One of the more well-recognized Now-Casting data series is the GDPNow series produced by the Federal Reserve of Atlanta. Every day they incorporate economic data releases and update their estimate for GDP growth in the current quarter. GDPNow is a great source of information on the real-time performance of the US economy.
Growth expectations, after bouncing from November 20 through December 3, are again fading. Fourth quarter growth estimates peaked at 2.8% and have retreated to 2.66% as of today.
The most likely explanation is the continued tightening of financial conditions. In this next chart, I overlay the Bloomberg Financial Conditions Index on the GDPNow Forecast. In the last week, as financial conditions deteriorated further, growth estimates slumped.
Digging in to the components of growth, we can see a few things:
- The contribution to growth from personal consumption has actually picked up by about 40bps in the last few weeks.
- The contribution to growth from net exports and inventories will be negative.
- The contribution from fixed investment has dropped by about 30bps in recent weeks.
Part of the drop in the fixed investment contribution is a slowdown in the expected growth rate of capital spending on equipment. This probably is being influenced by the decline in oil prices and trade concerns.
But the most concerning aspect of growth is residential fixed investment. While residential investment growth has improved over the last few weeks, I am not sure it will last as financial conditions continue to tighten. In the next chart, I overlay the expected growth rate of residential fixed investment on the Bloomberg Financial Conditions Index. The step lower in financial conditions suggests a big risk that the next data points on housing may not be good.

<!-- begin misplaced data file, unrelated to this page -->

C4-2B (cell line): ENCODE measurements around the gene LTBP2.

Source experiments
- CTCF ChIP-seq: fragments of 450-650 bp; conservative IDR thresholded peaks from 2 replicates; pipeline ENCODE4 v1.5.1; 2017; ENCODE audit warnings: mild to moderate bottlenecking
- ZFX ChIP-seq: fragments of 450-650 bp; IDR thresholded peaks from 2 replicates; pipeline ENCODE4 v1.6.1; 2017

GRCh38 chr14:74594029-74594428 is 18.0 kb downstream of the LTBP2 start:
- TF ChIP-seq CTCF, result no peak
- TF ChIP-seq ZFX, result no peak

Bloomberg breaks out six categories when measuring economic surprises, captured in the graph below. This is an easy snapshot to see which areas of the economy are coming in stronger than expected and which are coming in weaker than expected. Clearly, housing and real estate has been the biggest drag on economic surprises lately.
In fact, the Bloomberg Housing and Real Estate Surprise Index, looking at monthly readings going back 15 years, is the weakest in history. Housing-related economic surprises are worse now than January 2009 if you can believe that.
The bond market appears to be projecting further weakness for 4Q growth readings as well. The last leg lower in the 2-Year US Treasury breakeven rate suggests investors are discounting a further slowing of growth.
So, the prognosis for growth in the final quarter of 2018 is not looking great based on the tightening of financial conditions. The tightening of financial conditions recently has been mostly a function of the widening in corporate bond spreads, which is ongoing. But, the latest negative contributors to financial conditions are equity volatility and the S&P 500. As stocks sink and volatility rises, this could drive another leg lower in financial conditions which in turn could drive 4Q growth estimates one step lower too.